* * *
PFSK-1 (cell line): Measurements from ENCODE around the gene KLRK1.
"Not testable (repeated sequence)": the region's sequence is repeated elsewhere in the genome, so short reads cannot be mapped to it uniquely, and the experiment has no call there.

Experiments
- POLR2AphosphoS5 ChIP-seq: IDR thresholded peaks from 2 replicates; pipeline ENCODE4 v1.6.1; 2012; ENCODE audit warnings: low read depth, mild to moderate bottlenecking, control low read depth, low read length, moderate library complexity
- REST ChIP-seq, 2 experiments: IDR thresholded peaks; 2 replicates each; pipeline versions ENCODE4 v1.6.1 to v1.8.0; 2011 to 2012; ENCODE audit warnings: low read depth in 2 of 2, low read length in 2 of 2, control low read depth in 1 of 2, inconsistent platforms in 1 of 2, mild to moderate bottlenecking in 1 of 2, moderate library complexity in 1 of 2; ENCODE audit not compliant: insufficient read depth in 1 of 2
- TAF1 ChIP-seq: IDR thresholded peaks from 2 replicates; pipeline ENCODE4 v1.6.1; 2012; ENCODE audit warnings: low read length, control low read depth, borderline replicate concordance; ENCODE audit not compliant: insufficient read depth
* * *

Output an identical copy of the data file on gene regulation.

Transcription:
PFSK-1 (cell line): Measurements from ENCODE around the gene KLRK1.
"Not testable (repeated sequence)": the region's sequence is repeated elsewhere in the genome, so short reads cannot be mapped to it uniquely, and the experiment has no call there.

Experiments
- POLR2AphosphoS5 ChIP-seq: IDR thresholded peaks from 2 replicates; pipeline ENCODE4 v1.6.1; 2012; ENCODE audit warnings: low read depth, mild to moderate bottlenecking, control low read depth, low read length, moderate library complexity
- REST ChIP-seq, 2 experiments: IDR thresholded peaks; 2 replicates each; pipeline versions ENCODE4 v1.6.1 to v1.8.0; 2011 to 2012; ENCODE audit warnings: low read depth in 2 of 2, low read length in 2 of 2, control low read depth in 1 of 2, inconsistent platforms in 1 of 2, mild to moderate bottlenecking in 1 of 2, moderate library complexity in 1 of 2; ENCODE audit not compliant: insufficient read depth in 1 of 2
- TAF1 ChIP-seq: IDR thresholded peaks from 2 replicates; pipeline ENCODE4 v1.6.1; 2012; ENCODE audit warnings: low read length, control low read depth, borderline replicate concordance; ENCODE audit not compliant: insufficient read depth